Obtaining a complete profile of the infection is necessary, and NGS testing offers a viable solution by capturing all bacterial and fungal organisms without the limitations of a PCR panel or culture. Cell quantification in NGS aids in determining the damage of one or multiple culprits.

Choosing an antibiotic

Bumblefoot, caused by various bacterial and fungal species, requires careful antibiotic selection. Using the wrong antibiotic may lead to drug-resistant pathogens and disrupting the healthy skin microbiome. When multiple pathogens are present, considering the antibiotic resistance profile of one is insufficient. Treatment efficacy and antibiotic stewardship hinges on determining the best antibiotic for both primary and secondary infectious agents.

To treat bumblefoot effectively, the diagnostic method must be fast, reliable, and comprehensive. If you think your patient is suffering from bumblefoot, consider using the MiDOG All-in-One Test!


[1] Blair, J. (2013). Bumblefoot: A comparison of clinical presentation and treatment of pododermatitis in rabbits, roddents, and birds. Veterinary Clinics of North America: Exotic Animal Practice, 16(3), p. 715-735. https://doi.org/10.1016/j.cvex.2013.05.002.

[2] Doneley, R. et.al. (2015). Use of a vascular access port for antibiotic administration in the treatment of pododermatitis in a Chicken. J Avian Med Surg, 29(2). p. 130-135. https://doi.org/10.1647/2014-023.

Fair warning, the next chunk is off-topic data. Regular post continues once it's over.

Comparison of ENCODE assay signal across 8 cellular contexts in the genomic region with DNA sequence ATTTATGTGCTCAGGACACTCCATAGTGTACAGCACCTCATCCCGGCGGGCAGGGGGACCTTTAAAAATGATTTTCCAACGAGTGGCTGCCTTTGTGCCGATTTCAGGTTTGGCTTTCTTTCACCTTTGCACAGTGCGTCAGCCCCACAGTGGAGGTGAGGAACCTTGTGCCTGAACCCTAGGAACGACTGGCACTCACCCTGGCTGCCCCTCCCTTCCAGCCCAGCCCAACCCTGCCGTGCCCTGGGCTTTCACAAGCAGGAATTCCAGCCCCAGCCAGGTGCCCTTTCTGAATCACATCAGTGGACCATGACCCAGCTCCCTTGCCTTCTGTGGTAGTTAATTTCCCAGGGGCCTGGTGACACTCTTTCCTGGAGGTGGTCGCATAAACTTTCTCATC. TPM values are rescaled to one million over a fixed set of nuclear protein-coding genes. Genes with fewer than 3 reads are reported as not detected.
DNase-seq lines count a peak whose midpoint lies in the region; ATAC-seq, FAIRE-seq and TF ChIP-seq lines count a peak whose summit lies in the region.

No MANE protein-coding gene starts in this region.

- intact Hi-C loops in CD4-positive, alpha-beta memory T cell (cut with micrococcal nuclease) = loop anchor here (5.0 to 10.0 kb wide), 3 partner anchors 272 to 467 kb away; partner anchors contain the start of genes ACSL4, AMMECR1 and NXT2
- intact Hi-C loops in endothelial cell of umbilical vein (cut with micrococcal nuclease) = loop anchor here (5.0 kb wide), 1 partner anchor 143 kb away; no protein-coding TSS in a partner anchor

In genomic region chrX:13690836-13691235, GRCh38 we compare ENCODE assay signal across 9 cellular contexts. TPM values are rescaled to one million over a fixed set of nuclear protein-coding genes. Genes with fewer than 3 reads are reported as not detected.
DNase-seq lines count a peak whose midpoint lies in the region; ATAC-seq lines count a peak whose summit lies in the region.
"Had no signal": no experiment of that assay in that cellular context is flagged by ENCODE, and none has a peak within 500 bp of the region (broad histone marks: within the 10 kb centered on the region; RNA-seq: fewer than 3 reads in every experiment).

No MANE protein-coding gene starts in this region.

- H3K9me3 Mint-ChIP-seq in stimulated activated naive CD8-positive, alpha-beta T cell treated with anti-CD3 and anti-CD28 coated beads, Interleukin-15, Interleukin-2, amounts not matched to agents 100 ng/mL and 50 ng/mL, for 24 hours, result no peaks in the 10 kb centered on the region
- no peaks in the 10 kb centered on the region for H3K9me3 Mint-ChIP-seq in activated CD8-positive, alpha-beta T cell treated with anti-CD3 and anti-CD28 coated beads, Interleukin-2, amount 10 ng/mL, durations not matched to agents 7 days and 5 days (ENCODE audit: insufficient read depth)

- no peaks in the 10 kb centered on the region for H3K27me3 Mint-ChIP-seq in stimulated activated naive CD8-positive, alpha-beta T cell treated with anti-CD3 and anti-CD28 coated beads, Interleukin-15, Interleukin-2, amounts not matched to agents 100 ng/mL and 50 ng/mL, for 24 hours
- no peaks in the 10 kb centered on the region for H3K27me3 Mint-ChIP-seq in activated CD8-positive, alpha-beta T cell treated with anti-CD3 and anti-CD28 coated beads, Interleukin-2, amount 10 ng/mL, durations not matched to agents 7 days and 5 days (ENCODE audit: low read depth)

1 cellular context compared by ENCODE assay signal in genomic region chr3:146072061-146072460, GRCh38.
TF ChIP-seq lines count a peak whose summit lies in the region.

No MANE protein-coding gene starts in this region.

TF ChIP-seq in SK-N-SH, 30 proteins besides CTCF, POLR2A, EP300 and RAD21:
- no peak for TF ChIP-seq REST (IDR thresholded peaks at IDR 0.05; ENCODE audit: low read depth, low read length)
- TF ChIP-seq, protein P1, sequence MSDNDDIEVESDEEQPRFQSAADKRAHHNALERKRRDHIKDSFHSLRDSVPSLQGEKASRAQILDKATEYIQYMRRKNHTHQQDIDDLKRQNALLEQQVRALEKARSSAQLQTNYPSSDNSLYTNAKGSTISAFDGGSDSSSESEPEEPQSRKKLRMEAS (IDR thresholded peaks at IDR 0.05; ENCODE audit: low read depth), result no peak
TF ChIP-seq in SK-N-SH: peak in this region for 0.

[3] Degernes, L. (2006). In: Avian Medicine: Principles and Applications. SPIX Pub., Inc., p. 425,426.

[4] Gerlock, H. (2006). In: Avian Medicine: Principles and Applications. SPIX Pub., Inc., p. 967.

[5] Miesle, J. (2023). Pododermatitis (Bumblefoot): Diagnosis, Treatment, Resolution, and Prevention. Avian Health and Disease. https://www.ivis.org/library/avian-health-and-disease/pododermatitis-bumblefoot-diagnosis-treatment-resolution-and-prevention (Accessed: 26 December 2023).

[6] Damerum, A. et.al. (2023). Next-generation DNA sequencing offers diagnostic advantages over traditional culture testing. AJVR, 84(8). https://doi.org/10.2460/ajvr.23.03.0054.

Categories: Birds/Parrots, Exotic Pets, Next-Gen DNA Sequencing Technology, Pet Parents, Skin Health

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Validated by Veterinarians

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Richard Harvey BVSc DVD DipECVD PhD FRSB FRCVS – European Specialist in Veterinary Dermatology – Head of Dermatology, Willows Veterinary Centre & Referral Service – Solihull, England UK

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Dr. Alissa Rexo, DVM, CVA, DACVD, Mid-Atlantic Veterinary Dermatology